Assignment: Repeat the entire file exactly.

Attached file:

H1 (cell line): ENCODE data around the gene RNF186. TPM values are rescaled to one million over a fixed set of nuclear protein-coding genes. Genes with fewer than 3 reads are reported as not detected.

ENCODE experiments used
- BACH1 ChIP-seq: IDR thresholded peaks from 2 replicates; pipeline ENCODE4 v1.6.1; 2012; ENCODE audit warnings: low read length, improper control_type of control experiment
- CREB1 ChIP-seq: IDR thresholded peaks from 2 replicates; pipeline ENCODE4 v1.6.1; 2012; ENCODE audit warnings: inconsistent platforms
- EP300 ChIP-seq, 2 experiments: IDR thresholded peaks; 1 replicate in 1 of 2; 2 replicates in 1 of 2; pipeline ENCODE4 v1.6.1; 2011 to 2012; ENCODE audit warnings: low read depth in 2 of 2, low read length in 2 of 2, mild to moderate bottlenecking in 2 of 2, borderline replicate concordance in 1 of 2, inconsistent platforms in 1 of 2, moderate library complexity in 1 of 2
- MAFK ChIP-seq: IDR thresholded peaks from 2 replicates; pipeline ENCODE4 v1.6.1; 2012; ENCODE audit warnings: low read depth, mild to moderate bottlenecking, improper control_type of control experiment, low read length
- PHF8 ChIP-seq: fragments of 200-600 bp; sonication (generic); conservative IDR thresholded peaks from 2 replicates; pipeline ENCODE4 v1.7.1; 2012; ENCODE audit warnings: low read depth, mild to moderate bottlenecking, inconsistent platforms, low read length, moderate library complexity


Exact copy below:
H1 (cell line): ENCODE data around the gene RNF186. TPM values are rescaled to one million over a fixed set of nuclear protein-coding genes. Genes with fewer than 3 reads are reported as not detected.

ENCODE experiments used
- BACH1 ChIP-seq: IDR thresholded peaks from 2 replicates; pipeline ENCODE4 v1.6.1; 2012; ENCODE audit warnings: low read length, improper control_type of control experiment
- CREB1 ChIP-seq: IDR thresholded peaks from 2 replicates; pipeline ENCODE4 v1.6.1; 2012; ENCODE audit warnings: inconsistent platforms
- EP300 ChIP-seq, 2 experiments: IDR thresholded peaks; 1 replicate in 1 of 2; 2 replicates in 1 of 2; pipeline ENCODE4 v1.6.1; 2011 to 2012; ENCODE audit warnings: low read depth in 2 of 2, low read length in 2 of 2, mild to moderate bottlenecking in 2 of 2, borderline replicate concordance in 1 of 2, inconsistent platforms in 1 of 2, moderate library complexity in 1 of 2
- MAFK ChIP-seq: IDR thresholded peaks from 2 replicates; pipeline ENCODE4 v1.6.1; 2012; ENCODE audit warnings: low read depth, mild to moderate bottlenecking, improper control_type of control experiment, low read length
- PHF8 ChIP-seq: fragments of 200-600 bp; sonication (generic); conservative IDR thresholded peaks from 2 replicates; pipeline ENCODE4 v1.7.1; 2012; ENCODE audit warnings: low read depth, mild to moderate bottlenecking, inconsistent platforms, low read length, moderate library complexity